The Emperor’s New Clothes

It’s worth noting that it achieves all this without ditching the well-worn conventions of the genre; instead, it takes the best elements pushes them forward. Classic kill-and-fetch quests are still here in abundance, for instance, but they’re disguised as “hearts” that activate once you get in range, and each allows several different ways of completing the objectives, staving off monotony. Its dynamic events have roots in games like Warhammer Online, Rift, and even World of Warcraft, but they reach new heights of variety and significance here. A marauding pack of centaurs may overrun the garden where you were picking cabbages for a local farmer, compelling you to join in with dozens of other players and put an end to them, or a frightened fisherman may come running up to you asking for your help, only to lead you back to an ambush at a bandit camp. Even better, many of these events are chains, and by leading you on epic quests across Guild Wars 2′s zones they inject life into areas that would be dead in other MMORPGs. It’s important to note that they’re scripted events that eventually repeat (and are not, as some players assume, completely random events,) but they have thus far never failed to ensure that Tyria feels like a living world.
And Tyria is such a beautiful place. Playing Guild Wars 2 is like playing in a painting, to the point that most screenshots of scenery look like ArenaNet’s painterly concept artwork. Such strong art design manages to walk a fine line between system-demanding realism and the clunker-friendly cartoony vistas of World of Warcraft, and Guild Wars 2 celebrates this beauty by including 266 “vista points” across the world that usually require complex feats of jumping and balancing on narrow passageways to reach. It’s a world that invites and encourages exploration, as stumbling across new villages or harvesting resources almost always grants more experience than simple enemy grinds, and often just striking out in a random direction is the best way to find new hearts.

I’ve found teleportation to be a nice touch that can bring dozens of players running to one location for a dynamic event. Coming from other fantasy MMORPGs, it may seem jarring that there are no mounts in Tyria, but then there is no need for them. As it stands, Tyria is dotted with more than 500 waypoints that you can teleport to within seconds for a tiny fee as long as you’ve already discovered them. In theory this fast travel would hamper immersion, and that’d hold true if you’re seeking a realistic fantasy world to play in; in practice in Guild Wars 2, I’ve found teleportation to be a nice touch that can bring dozens of players running to one location for a dynamic event through a simple call for help in the local channel. It especially proves beneficial if you’re struggling to find more hearts at your level in a zone, as you can quickly ‘port to another zone for your level bracket with ones you haven’t finished.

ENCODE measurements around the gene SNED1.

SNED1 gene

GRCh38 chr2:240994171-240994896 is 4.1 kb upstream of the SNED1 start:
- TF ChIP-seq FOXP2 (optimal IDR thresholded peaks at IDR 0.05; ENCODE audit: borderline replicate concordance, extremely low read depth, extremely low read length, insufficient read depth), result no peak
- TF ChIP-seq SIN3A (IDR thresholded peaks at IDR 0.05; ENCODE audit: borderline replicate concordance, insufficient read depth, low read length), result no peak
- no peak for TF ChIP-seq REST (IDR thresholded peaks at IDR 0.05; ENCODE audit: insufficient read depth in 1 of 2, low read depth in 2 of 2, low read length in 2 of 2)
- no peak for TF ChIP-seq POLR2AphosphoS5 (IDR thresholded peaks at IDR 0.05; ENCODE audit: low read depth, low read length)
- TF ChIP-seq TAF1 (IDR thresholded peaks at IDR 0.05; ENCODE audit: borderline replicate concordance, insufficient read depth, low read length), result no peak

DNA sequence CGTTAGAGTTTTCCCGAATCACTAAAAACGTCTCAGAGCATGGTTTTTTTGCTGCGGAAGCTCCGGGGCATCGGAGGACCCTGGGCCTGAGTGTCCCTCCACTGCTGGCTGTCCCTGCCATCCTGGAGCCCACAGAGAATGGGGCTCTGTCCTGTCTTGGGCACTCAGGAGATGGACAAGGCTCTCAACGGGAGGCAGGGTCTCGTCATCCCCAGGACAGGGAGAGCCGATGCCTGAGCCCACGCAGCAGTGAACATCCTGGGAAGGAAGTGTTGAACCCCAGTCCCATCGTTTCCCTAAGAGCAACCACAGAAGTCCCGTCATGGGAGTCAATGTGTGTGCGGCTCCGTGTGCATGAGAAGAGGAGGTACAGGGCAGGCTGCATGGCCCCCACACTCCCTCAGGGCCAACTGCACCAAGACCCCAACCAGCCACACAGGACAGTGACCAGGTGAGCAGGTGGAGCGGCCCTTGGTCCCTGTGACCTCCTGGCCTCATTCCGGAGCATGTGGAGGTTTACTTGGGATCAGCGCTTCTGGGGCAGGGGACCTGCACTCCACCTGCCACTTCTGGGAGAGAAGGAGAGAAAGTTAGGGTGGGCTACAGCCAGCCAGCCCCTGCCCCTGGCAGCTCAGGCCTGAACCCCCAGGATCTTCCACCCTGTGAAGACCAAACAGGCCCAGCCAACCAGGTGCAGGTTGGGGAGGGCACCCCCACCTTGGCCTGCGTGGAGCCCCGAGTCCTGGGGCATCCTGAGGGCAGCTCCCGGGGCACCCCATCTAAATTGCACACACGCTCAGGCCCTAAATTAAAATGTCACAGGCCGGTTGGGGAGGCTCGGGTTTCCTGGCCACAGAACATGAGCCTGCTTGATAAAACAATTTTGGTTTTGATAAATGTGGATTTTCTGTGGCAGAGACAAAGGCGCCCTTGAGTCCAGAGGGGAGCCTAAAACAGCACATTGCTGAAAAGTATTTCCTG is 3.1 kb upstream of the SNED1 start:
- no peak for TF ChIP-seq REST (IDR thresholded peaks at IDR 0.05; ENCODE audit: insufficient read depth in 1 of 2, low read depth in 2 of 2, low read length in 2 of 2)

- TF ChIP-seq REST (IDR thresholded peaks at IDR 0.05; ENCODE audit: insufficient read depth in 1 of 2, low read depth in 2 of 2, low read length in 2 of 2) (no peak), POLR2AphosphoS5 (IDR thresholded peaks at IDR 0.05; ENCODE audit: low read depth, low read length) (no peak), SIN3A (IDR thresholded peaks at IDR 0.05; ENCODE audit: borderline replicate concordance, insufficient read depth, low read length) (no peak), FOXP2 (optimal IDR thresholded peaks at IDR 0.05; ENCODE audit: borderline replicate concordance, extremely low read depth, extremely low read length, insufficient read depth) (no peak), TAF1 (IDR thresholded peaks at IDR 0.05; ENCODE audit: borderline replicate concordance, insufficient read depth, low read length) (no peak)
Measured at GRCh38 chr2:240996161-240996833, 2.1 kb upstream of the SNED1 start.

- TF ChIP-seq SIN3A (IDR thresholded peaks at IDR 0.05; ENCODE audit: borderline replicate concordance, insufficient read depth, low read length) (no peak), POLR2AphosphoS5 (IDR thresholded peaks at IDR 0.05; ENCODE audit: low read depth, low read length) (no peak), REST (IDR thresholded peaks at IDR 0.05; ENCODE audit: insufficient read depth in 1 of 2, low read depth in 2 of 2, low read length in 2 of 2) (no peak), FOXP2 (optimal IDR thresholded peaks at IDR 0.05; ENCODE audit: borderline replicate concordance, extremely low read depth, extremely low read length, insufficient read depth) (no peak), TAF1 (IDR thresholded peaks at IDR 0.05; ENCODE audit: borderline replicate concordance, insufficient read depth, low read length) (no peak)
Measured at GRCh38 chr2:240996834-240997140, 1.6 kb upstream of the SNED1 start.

Storming the Gates

I’m loving the PvE quests, but it’s in its PvP that Guild Wars 2 shines the brightest. Most notably, it’s the world-versus-world battles that match three different servers against each other in a massive battlefield that’s as large as a couple of zones in Tyria proper and crammed with keeps, towers, and supply posts ripe for the taking. It’s one of the closest approximations of medieval combat I’ve ever seen in an MMORPG, complete with the need to work together to build siege engines such as trebuchets and battering rams in order to knock down the doors of castles. It’s so popular at the moment that most servers suffer from queues for entry.

The concept is great in theory, and it’s wonderful when sides are fairly balanced and there’s a tug-of war between objectives, but that’s not always the case in practice. ArenaNet is still working out the kinks of matching servers to prevent one server from consistently steamrolling to victory (which is important since victory awards server-wide bonuses), and that, with some qualifications, victory seems to go groups who can amass a large army of players to swarm objectives. Yet that’s not a problem in the structured PvP battlegrounds, which resemble the battlegrounds of World of Warcraft except that every player enters on even footing, temporarily promoted to level 80 with a preset sampling of skills and gear. The four maps are refreshing, filled as they are with claustrophobic corridors rather than open expanses, but I found myself wishing some involved more than the same goal of capturing and holding points. If you’re looking for the latest innovative variation on capture-point gameplay, you won’t find it here. 

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